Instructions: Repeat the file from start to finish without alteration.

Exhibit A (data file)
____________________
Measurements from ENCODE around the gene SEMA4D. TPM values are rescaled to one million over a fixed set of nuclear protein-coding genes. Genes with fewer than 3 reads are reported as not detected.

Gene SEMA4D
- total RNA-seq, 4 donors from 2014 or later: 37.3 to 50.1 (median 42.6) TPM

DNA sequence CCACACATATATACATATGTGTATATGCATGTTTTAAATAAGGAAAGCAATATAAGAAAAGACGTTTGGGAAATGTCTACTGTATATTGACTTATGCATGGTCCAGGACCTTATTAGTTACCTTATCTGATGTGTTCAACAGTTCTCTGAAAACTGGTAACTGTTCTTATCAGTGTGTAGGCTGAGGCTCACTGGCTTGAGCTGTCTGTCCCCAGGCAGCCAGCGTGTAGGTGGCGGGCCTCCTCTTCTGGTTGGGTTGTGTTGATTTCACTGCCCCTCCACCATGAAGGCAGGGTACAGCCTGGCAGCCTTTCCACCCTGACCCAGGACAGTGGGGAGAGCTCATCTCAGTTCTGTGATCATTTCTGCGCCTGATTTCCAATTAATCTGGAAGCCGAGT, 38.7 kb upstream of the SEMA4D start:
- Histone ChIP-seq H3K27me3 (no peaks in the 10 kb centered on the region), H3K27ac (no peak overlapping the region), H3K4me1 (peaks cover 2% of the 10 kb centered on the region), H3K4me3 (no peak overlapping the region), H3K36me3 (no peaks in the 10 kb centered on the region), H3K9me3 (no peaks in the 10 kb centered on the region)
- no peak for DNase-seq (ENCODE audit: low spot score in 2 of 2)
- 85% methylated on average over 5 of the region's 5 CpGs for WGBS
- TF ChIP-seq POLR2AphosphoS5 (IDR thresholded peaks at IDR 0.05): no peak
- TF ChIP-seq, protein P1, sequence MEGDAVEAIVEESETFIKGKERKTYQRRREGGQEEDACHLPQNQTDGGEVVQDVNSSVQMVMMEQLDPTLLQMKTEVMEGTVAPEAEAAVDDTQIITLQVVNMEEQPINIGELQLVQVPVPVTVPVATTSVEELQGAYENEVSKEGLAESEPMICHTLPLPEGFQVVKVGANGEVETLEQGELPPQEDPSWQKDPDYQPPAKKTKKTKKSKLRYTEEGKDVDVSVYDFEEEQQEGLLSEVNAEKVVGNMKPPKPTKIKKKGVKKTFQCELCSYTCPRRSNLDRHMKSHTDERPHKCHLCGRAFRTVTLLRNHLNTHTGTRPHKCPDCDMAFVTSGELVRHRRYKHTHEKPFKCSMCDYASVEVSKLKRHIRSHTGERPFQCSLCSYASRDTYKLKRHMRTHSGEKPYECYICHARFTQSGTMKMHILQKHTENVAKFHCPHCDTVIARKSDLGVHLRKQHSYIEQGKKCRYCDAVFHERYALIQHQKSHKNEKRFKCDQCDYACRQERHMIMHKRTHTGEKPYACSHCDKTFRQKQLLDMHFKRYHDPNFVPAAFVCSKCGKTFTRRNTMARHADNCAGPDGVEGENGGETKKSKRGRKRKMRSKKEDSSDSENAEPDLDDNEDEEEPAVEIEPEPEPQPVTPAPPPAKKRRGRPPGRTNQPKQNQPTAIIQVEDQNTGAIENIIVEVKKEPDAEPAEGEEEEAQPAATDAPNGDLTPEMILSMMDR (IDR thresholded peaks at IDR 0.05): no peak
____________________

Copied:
Measurements from ENCODE around the gene SEMA4D. TPM values are rescaled to one million over a fixed set of nuclear protein-coding genes. Genes with fewer than 3 reads are reported as not detected.

Gene SEMA4D
- total RNA-seq, 4 donors from 2014 or later: 37.3 to 50.1 (median 42.6) TPM

DNA sequence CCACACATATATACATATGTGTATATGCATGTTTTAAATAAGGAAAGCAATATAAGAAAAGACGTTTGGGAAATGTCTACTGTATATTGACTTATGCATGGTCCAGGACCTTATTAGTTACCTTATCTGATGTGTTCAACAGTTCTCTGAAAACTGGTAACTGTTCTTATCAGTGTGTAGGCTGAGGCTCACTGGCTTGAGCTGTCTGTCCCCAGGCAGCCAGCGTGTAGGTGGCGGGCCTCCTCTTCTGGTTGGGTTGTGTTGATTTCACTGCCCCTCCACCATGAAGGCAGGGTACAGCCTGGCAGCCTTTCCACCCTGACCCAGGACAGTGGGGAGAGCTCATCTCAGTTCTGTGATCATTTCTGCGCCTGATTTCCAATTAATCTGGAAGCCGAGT, 38.7 kb upstream of the SEMA4D start:
- Histone ChIP-seq H3K27me3 (no peaks in the 10 kb centered on the region), H3K27ac (no peak overlapping the region), H3K4me1 (peaks cover 2% of the 10 kb centered on the region), H3K4me3 (no peak overlapping the region), H3K36me3 (no peaks in the 10 kb centered on the region), H3K9me3 (no peaks in the 10 kb centered on the region)
- no peak for DNase-seq (ENCODE audit: low spot score in 2 of 2)
- 85% methylated on average over 5 of the region's 5 CpGs for WGBS
- TF ChIP-seq POLR2AphosphoS5 (IDR thresholded peaks at IDR 0.05): no peak
- TF ChIP-seq, protein P1, sequence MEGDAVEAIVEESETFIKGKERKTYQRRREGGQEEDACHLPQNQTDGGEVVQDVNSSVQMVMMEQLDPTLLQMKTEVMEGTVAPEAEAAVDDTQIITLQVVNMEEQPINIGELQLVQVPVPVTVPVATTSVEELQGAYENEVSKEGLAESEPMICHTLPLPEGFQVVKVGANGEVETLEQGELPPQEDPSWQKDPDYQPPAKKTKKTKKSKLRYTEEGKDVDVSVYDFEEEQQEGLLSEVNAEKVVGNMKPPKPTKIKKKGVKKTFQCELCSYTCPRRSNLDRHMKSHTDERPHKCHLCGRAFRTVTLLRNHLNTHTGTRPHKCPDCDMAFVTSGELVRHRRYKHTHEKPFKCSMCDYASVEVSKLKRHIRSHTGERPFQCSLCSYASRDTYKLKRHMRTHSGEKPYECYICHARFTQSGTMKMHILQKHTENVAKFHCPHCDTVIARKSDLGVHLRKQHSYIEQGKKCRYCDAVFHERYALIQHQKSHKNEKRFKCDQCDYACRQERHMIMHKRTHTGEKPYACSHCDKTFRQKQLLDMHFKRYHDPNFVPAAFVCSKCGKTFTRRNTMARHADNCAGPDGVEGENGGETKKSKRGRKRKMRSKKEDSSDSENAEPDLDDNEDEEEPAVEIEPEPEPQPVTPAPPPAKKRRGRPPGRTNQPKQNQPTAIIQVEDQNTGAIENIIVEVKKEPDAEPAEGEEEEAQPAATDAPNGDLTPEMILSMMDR (IDR thresholded peaks at IDR 0.05): no peak